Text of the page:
Confining ourselves to the time-scales of the bhulokA alone, a year ofBrahma is composed of 360 day/night cycles of Brahma, or 720 kalpas,or 8.64 billion human years. Each kalpa (composed of a 1000 mahAyugAs)is reigned over by a succession of 14 Manus, and the reign of each Manu is called a manvantara. A single manvantara is approximately 71maha yugas. A maha yuga is 4,320,000 human years. There are fourteen Manus in one kalpa - in this (the Shwetavaraha) kalpa we are in the period of the seventh (vaivaswata) Manu. One blink of Brahma-ji and crores of our lifetimes are already over - such is the Divine Order, ordained in turn by karmas accumulated over an infinite number of prior births over an infinite number of prior cycles of creation and destruction. What then to speak of determination of death in one lifespan? So in and through all this "theistic" determinism - is there any scope for this infinitesmally small human being to have free will? Yes - the very Order has bestowed upon the human - a power - that is called icchAshakti - the capacity to desire, to have an intention, or sankalpa. This icchAshakti, a deliberate capacity to choose - is lacking in animals and plants - the tiger has to choose between two deer and decides to run after one of them - it looks like he did exercise a choice but it really was no choice - were the scenario to replay a hundred times over the tiger would have chosen that one deer only, at that one time and place only, as such alone is the diktat ofthe Order. In the case of humans alone, is a very small and limited capacity "to will" "freely"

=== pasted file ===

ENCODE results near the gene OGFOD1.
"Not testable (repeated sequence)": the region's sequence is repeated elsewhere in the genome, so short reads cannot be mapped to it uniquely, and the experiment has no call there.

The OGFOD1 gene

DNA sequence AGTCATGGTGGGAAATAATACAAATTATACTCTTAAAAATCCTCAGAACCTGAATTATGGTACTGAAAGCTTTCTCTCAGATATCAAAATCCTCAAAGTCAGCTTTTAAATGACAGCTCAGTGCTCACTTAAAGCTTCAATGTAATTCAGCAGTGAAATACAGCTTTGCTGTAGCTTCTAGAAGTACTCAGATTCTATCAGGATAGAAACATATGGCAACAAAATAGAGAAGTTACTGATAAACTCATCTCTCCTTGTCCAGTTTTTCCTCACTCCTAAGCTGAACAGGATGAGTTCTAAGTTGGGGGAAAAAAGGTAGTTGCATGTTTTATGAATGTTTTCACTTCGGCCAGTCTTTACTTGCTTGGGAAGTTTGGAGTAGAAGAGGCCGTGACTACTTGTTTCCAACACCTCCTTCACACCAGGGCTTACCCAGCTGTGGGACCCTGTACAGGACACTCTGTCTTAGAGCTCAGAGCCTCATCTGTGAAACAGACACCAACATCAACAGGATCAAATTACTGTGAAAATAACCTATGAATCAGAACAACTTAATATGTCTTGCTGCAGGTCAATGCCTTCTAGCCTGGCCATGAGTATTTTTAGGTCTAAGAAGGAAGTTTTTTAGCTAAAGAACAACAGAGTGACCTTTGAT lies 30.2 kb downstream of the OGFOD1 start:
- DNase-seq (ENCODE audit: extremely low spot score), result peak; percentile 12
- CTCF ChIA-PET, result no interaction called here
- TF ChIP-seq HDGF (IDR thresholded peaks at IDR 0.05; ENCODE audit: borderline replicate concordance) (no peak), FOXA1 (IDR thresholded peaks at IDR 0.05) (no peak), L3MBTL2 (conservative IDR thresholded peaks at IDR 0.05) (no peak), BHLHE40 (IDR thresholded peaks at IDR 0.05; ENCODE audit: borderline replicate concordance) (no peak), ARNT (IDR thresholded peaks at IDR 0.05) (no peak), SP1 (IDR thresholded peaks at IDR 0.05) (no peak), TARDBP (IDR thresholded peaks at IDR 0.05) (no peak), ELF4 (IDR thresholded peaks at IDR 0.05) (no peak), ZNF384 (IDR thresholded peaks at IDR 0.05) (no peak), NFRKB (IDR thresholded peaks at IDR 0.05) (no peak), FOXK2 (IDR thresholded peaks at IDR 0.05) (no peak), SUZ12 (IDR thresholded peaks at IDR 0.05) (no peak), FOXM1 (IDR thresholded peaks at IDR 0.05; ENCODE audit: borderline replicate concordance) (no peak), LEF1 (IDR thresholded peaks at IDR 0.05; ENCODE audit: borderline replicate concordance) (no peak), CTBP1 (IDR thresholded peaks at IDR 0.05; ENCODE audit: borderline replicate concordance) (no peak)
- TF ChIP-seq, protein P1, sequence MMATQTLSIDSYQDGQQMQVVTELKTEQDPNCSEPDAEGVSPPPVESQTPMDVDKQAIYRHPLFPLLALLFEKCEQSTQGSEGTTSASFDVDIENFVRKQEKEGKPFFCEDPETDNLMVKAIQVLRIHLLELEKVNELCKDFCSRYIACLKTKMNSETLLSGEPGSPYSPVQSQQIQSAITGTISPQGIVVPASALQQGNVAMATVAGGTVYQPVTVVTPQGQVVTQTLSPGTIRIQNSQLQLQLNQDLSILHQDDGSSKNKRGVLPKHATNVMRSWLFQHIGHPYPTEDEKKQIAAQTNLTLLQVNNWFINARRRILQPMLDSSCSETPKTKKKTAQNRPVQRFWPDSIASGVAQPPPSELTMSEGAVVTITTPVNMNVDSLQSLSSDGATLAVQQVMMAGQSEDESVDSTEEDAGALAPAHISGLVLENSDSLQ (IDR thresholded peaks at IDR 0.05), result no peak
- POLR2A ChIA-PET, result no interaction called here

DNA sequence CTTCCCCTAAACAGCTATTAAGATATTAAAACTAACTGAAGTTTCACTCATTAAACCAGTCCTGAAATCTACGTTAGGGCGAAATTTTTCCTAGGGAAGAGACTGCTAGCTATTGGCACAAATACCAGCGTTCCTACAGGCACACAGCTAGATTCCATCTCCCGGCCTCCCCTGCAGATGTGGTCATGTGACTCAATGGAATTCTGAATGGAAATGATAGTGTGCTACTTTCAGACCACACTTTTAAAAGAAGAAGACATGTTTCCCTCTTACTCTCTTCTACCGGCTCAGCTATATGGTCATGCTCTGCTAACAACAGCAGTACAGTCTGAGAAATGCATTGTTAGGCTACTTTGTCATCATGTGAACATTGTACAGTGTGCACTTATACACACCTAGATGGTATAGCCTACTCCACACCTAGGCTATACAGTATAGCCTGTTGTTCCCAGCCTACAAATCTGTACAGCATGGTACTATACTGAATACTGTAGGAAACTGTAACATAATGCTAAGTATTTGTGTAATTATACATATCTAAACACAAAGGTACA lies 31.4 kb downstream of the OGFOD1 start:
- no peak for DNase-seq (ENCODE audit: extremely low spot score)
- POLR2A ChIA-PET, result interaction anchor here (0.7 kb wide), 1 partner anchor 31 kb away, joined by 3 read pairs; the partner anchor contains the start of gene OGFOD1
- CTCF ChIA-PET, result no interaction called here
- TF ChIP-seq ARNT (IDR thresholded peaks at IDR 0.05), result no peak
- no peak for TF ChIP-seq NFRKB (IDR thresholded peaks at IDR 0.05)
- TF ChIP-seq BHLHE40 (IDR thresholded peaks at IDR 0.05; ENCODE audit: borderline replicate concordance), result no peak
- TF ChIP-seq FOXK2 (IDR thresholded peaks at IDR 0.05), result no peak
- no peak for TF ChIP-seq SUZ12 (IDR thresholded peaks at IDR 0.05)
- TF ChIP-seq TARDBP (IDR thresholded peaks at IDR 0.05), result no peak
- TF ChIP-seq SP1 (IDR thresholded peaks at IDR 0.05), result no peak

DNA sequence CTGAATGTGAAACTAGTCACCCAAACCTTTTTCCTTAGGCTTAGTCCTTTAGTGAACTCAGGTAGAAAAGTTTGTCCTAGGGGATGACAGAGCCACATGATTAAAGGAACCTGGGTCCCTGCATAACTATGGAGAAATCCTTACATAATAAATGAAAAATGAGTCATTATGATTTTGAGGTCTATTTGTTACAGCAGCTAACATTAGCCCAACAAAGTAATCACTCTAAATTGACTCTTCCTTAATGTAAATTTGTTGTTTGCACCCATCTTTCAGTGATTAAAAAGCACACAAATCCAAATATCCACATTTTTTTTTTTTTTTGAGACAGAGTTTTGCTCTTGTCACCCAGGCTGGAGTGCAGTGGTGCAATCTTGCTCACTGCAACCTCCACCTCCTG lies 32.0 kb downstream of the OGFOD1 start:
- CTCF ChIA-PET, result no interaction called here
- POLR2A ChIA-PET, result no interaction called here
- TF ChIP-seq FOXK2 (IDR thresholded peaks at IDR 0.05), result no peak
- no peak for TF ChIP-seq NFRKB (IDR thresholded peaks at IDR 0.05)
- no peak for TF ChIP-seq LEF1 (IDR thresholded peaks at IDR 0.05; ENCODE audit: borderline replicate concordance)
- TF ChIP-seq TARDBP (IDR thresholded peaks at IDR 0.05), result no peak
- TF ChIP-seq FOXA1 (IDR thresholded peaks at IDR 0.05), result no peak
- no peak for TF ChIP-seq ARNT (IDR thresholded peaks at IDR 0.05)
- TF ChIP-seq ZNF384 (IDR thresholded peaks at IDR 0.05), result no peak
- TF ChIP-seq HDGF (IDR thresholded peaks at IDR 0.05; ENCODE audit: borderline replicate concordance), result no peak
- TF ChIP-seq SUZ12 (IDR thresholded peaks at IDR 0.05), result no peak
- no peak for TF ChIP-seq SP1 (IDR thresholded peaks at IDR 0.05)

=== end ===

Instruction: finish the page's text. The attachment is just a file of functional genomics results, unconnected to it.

The freely is in quotes because there are constraints. A big percentage of what he wills is pre-determined by a variety of factors that have led-up to that one point in time and cannot truly be considered as being a component of his freedom to choose. However it cannot be denied that there is a very small portion of his subsequent action that is completely untainted by any colourations from the past.